Minimize EMI in automotive environments

January 09, 2014 // By Tony Armstrong
While switching power supply layout is not a “black” art, it can often be overlooked in the initial design process. Nevertheless, since functional and EMI requirements have to be met, what is good for functional stability of the power supply is also usually good for its EMI emissions as well.

Printed circuit board layout determines the success or failure of every power supply. It sets functional, electromagnetic interference (EMI) and thermal behaviour. While switching power supply layout is not a “black” art, it can often be overlooked in the initial design process. Nevertheless, since functional and EMI requirements have to be met, what is good for functional stability of the power supply is also usually good for its EMI emissions as well. It should also be note that good layout from the beginning does not add any cost, but can actually provide cost savings, eliminating the need for EMI filters, mechanical shielding, EMI test time and PC board revisions.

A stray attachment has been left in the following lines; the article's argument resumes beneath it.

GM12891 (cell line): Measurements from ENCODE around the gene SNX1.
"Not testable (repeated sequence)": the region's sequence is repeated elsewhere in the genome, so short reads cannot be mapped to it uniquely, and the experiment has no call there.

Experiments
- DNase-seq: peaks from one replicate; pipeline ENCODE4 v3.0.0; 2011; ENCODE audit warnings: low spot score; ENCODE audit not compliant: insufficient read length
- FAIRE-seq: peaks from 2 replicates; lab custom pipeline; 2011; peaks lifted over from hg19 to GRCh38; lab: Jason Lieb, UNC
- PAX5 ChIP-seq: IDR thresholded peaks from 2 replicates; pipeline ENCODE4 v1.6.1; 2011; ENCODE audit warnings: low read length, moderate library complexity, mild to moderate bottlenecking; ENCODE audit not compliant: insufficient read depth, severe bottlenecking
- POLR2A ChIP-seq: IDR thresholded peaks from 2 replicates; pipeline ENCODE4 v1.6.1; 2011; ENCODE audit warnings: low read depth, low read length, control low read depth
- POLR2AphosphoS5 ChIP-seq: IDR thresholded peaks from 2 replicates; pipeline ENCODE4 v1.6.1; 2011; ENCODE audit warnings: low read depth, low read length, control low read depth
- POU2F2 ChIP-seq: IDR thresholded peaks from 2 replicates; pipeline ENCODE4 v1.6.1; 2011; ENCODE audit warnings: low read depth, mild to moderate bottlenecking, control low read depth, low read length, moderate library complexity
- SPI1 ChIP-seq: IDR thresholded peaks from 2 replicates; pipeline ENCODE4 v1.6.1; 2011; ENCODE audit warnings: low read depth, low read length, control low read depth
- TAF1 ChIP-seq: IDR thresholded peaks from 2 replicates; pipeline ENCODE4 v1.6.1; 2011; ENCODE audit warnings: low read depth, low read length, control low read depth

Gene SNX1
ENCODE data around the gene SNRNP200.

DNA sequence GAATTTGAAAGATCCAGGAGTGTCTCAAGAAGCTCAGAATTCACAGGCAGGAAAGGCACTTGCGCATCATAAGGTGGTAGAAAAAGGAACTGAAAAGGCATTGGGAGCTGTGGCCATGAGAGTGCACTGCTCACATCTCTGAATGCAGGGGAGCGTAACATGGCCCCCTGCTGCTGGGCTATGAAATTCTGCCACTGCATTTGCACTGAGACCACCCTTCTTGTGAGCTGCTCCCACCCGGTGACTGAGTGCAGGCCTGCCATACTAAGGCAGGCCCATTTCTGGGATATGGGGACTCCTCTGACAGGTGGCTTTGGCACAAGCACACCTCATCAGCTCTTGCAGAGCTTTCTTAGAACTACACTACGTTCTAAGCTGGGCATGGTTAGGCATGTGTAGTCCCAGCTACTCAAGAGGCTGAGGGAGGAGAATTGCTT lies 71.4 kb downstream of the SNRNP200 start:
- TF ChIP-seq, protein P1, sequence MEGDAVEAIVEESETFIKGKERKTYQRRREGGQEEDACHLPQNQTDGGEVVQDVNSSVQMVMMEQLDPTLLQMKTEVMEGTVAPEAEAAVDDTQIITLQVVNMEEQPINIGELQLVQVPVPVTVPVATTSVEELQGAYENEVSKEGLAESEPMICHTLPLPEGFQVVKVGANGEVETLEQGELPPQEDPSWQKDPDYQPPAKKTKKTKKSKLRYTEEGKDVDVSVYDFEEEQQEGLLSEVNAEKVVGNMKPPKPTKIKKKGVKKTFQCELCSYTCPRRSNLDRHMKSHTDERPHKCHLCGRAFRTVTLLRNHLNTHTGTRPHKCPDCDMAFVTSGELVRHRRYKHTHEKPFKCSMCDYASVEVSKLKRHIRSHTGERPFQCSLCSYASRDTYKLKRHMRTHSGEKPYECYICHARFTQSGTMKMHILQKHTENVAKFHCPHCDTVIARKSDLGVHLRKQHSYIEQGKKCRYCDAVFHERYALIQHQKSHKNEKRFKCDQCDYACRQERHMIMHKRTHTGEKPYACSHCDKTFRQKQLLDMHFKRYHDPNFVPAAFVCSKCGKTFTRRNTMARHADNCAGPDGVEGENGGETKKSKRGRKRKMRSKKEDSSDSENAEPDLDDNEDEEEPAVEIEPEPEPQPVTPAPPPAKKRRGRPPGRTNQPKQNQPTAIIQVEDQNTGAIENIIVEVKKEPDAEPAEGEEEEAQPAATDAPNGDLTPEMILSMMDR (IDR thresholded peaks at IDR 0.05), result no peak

Moreover, the potential problem for interference and noise can be exasperated when multiple DC/DC switchmode regulators are paralleled for current sharing and higher output power. If all are operating (switching) at a similar frequency, the combined energy generated by multiple regulators in a circuit is then concentrated at one frequency. Presence of this energy can become a concern especially if the rest of ICs on the PC board as well as other system boards are close to each other and susceptible to this radiated energy. This can be particularly troubling in automotive systems which are densly populated in and are often in close proximity to audio, RF, CAN bus and various radar systems.

Addressing Switching Regulator Noise Emissions

In an automotive environment, switching regulators usually replace linear regulators in areas where low heat dissipation and efficiency are valued. Moreover, the switching regulator is typically the first active component on the input power bus line, and therefore has a significant impact on the EMI performance of the complete converter circuit.

There are two types of EMI emissions; conducted and radiated. Conducted emissions ride on the wires and traces that connect up to a product. Since the noise is localized to a specific terminal or connector in the design, compliance with conducted emissions

Design category: